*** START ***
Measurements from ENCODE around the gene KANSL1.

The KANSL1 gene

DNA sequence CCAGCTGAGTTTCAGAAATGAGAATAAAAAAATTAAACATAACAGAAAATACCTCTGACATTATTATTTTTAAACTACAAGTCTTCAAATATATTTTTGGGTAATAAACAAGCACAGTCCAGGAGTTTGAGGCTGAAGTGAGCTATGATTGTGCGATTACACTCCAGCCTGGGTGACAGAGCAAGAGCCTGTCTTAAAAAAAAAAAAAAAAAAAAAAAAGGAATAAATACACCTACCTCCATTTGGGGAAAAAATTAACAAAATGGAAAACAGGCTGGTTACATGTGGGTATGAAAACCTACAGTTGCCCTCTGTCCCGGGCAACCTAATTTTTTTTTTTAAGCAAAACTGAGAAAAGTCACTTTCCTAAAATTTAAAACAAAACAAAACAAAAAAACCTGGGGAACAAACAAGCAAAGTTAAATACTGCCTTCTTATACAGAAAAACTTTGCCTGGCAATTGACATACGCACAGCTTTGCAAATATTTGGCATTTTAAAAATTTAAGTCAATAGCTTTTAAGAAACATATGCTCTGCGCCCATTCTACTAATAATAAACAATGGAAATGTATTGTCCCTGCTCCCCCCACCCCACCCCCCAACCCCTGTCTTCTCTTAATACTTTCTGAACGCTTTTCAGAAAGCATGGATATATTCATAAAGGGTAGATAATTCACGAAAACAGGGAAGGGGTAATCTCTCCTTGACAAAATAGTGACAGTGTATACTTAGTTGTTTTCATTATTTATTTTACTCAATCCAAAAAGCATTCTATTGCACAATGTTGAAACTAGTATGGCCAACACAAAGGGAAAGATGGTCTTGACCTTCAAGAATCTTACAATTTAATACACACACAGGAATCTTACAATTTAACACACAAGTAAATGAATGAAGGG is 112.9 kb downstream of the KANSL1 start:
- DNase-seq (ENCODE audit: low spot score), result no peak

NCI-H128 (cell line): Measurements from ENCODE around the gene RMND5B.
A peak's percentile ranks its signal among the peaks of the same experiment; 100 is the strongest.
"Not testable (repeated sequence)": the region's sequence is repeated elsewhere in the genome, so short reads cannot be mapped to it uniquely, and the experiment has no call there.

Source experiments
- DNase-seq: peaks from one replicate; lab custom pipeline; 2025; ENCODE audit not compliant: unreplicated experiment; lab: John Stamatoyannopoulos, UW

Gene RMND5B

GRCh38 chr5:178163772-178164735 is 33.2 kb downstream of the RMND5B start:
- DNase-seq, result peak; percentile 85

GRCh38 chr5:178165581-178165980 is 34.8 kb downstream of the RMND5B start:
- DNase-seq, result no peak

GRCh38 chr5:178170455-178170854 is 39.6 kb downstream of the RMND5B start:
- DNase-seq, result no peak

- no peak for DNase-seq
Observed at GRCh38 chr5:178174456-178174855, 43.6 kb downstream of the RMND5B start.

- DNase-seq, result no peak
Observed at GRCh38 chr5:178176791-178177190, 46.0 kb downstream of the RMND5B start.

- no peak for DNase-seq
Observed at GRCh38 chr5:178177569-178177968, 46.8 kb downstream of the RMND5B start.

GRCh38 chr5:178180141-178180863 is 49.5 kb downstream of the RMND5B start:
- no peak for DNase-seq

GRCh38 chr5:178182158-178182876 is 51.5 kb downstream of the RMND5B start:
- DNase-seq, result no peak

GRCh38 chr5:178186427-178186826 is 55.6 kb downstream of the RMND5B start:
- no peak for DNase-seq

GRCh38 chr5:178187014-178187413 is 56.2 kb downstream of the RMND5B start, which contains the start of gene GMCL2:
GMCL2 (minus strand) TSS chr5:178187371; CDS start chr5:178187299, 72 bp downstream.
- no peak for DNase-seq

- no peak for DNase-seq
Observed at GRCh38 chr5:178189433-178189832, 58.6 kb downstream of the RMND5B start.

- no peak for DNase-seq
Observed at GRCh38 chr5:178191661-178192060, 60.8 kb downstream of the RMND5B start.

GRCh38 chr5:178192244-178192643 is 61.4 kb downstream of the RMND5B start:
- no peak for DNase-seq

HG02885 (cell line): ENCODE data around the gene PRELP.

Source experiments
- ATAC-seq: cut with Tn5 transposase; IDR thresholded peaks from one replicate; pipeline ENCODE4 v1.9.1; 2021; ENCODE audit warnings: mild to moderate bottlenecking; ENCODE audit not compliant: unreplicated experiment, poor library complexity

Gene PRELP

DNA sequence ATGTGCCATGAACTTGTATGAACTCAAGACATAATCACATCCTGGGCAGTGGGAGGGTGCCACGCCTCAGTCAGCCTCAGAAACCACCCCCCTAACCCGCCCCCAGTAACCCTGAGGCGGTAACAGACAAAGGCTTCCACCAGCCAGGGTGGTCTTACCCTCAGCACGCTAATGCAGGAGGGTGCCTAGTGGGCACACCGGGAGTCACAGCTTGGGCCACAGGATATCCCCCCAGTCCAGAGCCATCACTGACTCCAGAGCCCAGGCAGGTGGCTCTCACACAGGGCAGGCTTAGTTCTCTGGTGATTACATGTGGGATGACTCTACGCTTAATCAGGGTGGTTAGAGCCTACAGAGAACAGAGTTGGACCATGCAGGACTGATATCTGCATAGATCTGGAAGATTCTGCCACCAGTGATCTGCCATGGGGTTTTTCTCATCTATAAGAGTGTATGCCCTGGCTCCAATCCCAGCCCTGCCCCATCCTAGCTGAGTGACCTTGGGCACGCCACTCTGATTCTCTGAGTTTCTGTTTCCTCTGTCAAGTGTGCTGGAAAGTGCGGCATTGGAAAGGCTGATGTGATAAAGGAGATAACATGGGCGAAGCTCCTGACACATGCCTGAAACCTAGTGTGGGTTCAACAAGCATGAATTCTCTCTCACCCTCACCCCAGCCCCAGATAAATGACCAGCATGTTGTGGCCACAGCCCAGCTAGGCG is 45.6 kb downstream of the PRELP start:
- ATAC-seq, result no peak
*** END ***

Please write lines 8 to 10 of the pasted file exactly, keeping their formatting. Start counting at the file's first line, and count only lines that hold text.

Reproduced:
Source experiments
- DNase-seq: peaks from one replicate; lab custom pipeline; 2025; ENCODE audit not compliant: unreplicated experiment; lab: John Stamatoyannopoulos, UW

Gene RMND5B